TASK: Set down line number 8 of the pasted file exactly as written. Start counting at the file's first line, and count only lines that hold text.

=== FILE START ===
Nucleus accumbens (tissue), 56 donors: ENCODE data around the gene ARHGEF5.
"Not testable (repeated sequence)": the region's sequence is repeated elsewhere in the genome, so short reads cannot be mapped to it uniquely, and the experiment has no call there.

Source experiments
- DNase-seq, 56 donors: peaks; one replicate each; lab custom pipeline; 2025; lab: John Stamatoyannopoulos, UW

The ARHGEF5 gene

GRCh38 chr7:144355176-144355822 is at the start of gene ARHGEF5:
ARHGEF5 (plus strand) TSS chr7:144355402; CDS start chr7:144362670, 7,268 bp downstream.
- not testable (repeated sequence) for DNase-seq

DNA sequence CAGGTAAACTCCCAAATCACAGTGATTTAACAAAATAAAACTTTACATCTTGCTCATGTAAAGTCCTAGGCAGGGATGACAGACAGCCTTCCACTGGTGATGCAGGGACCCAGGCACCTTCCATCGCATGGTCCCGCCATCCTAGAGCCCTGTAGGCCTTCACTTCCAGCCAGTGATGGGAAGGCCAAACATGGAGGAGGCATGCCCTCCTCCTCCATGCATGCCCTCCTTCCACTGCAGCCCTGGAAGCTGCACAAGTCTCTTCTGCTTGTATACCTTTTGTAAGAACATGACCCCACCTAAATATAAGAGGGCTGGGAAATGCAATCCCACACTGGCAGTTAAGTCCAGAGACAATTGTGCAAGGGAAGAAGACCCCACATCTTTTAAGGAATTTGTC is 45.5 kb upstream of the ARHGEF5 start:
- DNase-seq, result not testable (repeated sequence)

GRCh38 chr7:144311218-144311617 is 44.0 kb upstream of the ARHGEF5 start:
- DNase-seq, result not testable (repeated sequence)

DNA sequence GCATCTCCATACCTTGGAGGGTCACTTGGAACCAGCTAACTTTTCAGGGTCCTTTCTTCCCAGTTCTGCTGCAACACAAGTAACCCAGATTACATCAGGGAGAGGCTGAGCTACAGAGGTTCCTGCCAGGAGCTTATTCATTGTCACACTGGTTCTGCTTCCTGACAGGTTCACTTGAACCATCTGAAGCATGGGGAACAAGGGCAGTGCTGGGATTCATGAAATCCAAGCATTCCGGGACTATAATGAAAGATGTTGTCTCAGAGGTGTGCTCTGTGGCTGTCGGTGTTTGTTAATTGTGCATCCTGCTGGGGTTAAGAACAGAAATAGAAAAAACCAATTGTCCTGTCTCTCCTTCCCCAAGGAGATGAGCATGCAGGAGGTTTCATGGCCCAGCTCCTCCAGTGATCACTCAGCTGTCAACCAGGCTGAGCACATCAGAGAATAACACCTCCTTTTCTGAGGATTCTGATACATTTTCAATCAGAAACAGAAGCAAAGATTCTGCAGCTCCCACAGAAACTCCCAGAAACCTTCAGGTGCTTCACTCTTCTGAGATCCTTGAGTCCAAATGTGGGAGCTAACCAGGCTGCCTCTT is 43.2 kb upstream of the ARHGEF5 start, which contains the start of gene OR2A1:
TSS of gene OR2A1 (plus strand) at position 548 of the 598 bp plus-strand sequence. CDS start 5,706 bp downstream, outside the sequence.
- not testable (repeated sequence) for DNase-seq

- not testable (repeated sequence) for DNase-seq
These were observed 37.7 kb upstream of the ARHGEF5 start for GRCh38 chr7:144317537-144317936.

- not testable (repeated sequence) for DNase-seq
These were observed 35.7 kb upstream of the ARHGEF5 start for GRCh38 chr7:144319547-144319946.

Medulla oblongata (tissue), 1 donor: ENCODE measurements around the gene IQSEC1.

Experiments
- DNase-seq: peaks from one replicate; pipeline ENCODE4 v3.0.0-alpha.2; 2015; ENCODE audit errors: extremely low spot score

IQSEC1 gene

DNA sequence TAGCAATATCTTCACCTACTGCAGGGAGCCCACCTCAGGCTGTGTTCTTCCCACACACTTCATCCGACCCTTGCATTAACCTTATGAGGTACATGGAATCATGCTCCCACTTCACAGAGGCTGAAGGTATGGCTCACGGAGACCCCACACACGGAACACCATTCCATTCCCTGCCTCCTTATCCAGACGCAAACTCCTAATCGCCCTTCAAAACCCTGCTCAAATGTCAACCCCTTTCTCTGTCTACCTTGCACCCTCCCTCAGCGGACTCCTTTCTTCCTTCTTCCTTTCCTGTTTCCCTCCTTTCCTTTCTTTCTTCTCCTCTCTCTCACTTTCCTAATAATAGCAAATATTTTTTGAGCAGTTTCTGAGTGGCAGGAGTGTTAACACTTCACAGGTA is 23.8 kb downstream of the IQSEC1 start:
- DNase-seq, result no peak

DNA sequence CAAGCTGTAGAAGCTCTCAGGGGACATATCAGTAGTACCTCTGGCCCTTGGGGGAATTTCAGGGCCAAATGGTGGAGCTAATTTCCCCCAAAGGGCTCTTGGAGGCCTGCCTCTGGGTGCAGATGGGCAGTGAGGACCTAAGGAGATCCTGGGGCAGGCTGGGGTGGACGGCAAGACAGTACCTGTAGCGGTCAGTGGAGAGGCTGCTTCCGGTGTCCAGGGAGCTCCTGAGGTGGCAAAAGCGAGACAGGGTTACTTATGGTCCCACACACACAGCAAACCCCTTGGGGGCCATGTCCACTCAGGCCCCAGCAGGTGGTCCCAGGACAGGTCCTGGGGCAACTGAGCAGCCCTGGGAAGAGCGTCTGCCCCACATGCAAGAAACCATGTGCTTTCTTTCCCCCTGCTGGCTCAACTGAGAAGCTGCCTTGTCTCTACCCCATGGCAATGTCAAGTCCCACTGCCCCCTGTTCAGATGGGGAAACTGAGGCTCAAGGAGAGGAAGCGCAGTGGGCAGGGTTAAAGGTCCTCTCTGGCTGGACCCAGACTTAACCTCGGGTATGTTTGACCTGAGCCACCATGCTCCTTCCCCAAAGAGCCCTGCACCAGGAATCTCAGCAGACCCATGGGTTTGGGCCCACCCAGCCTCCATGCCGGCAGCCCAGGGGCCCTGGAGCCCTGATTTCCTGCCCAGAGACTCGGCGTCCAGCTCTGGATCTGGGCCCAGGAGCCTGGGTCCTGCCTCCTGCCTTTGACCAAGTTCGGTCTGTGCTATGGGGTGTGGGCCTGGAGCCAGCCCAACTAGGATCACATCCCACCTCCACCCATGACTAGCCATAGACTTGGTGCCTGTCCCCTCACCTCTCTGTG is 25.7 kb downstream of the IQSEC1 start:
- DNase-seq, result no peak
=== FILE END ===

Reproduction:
- not testable (repeated sequence) for DNase-seq